Rifting of Old Oceanic Lithosphere

Mammerickx, J, Sandwell D.  1986.  Rifting of Old Oceanic Lithosphere. Journal of Geophysical Research-Solid Earth and Planets. 91:1975-1988.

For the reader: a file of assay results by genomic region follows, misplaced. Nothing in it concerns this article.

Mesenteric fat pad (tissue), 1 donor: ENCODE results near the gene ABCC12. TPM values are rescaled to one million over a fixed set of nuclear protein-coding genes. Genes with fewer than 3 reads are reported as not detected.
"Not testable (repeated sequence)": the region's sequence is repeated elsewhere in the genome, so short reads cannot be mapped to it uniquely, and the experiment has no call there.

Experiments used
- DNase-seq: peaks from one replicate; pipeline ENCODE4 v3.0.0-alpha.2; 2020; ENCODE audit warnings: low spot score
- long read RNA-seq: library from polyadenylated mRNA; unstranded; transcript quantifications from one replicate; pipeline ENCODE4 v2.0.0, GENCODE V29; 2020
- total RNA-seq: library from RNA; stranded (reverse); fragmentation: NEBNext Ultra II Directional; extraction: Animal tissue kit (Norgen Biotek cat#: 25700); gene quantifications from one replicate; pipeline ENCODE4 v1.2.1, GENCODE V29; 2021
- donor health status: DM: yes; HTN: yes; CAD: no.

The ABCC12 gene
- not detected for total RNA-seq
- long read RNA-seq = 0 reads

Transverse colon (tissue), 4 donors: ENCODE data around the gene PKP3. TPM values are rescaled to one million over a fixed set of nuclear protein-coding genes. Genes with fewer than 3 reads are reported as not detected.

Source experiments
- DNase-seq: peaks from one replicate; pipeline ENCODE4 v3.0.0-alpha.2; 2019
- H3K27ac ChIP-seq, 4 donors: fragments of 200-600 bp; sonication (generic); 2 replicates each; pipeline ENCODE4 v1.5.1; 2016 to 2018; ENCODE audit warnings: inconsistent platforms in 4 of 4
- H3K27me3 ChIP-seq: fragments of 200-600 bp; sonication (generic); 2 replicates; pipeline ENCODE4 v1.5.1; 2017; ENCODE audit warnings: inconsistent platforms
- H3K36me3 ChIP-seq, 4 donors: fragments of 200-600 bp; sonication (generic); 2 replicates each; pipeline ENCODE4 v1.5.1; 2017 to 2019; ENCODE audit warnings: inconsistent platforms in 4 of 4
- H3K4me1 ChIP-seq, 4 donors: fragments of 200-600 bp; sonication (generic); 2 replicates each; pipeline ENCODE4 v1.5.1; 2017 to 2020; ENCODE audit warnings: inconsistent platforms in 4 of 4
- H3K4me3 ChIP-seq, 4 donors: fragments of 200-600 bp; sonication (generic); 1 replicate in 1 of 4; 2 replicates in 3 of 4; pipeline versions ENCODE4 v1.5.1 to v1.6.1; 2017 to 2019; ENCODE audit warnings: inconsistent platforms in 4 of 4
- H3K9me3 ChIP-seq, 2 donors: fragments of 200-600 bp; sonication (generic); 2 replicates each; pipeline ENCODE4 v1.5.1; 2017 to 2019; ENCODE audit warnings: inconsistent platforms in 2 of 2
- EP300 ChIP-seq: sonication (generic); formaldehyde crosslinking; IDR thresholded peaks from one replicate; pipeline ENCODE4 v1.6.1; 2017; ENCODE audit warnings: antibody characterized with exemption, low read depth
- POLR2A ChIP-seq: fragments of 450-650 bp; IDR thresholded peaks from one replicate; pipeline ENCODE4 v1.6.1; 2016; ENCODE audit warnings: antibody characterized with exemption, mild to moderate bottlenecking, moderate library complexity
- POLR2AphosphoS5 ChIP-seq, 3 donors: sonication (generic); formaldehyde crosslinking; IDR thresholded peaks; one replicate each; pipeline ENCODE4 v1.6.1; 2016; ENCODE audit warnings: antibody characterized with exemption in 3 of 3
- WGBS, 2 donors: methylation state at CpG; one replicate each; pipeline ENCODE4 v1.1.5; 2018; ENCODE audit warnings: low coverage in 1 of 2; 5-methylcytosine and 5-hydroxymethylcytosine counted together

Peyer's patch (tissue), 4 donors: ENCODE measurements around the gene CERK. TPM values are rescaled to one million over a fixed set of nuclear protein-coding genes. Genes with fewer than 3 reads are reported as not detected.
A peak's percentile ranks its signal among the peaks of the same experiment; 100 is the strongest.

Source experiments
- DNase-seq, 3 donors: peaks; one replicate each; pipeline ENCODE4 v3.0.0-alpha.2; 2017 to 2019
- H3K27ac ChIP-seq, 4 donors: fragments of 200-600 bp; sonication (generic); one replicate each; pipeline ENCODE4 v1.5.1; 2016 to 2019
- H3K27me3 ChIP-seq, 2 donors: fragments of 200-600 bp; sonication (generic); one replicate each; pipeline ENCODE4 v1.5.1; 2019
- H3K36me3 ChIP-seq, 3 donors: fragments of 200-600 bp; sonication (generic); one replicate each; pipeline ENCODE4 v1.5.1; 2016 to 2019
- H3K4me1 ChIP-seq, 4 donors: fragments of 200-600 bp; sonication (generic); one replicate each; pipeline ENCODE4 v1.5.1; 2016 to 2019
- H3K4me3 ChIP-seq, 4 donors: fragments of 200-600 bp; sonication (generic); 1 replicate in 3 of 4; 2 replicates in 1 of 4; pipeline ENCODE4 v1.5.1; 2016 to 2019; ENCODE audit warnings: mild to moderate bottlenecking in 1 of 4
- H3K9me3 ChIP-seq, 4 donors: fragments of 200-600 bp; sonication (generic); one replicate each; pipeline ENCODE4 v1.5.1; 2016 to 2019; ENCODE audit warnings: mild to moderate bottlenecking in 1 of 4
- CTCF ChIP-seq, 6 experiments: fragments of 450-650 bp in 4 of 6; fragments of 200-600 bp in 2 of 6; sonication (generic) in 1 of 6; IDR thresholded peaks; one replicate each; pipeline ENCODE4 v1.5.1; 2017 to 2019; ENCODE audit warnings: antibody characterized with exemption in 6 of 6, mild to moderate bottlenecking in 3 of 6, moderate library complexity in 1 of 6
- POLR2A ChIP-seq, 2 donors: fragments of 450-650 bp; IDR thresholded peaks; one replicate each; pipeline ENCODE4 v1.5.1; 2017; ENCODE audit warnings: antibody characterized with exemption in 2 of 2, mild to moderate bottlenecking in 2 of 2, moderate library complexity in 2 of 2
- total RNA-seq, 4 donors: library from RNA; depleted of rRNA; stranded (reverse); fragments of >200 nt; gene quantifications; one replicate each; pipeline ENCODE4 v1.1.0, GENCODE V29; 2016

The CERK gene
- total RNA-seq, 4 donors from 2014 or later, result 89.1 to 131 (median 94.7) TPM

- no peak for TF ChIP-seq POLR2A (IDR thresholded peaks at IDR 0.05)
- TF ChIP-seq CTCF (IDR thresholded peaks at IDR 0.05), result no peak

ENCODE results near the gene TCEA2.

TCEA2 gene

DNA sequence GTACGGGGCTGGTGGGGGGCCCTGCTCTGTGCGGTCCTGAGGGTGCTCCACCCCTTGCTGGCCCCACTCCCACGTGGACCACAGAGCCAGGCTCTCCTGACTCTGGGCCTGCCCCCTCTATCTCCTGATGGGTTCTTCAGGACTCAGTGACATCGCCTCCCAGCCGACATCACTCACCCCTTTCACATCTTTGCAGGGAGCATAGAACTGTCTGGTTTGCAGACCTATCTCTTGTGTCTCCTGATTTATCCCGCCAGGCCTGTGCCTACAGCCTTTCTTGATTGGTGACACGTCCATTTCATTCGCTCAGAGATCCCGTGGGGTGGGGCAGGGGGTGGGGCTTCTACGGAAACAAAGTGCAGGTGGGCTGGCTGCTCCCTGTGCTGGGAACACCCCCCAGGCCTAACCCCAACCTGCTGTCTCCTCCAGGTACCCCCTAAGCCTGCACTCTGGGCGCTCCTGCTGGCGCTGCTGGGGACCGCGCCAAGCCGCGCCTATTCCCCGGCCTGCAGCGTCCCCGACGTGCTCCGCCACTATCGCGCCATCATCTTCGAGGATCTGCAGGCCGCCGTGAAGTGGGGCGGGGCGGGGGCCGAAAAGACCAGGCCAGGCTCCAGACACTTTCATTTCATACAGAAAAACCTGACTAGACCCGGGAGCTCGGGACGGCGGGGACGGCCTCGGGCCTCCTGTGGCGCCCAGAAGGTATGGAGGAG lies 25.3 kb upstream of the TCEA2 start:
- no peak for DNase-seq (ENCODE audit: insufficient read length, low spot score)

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Geophysical data from five regions in the Pacific and Indian oceans reveal that long distance (>400 km) spreading center jumps have occurred in the past. The present-day seafloor morphology is used to develop a scenario for a spreading center jump. The major events are (1) thinning and weakening of the lithosphere at the future rifting site, (2) rifting of the weakened lithosphere (during rifting, the crack is filled from above by normal faulting and wedge subsidence; viscous upwelling fills the crack from below), (3) spreading at the rift site results in a ridge bounded by two troughs (spreading ceases at the dying spreading center, resulting in a deep central graben surrounded by flexural ridges; periods of slow spreading at both spreading centers produce rough topography), (4) ageing and cooling that produce a general deepening of the abandoned spreading ridge and also reduce the thermal contrast across the fossil rifting site. The new spreading center develops into a normal spreading rift. The major topographic expressions apparent in the seafloor today are the deep trough of the abandoned spreading center and the proximal and distal troughs which formed when the emerging spreading center bisected the fossil rifting site. The proximal trough (nearer the new spreading ridge) and the distal trough (farther from the new ridge) are first-order topographic features, 100–1000 km long and 300 km wide, resembling fracture zones with which they are often confused. They share with fracture zones the characteristic of bringing together fragments of lithosphere of different ages, but unlike fracture zones they are generally parallel to magnetic lineations.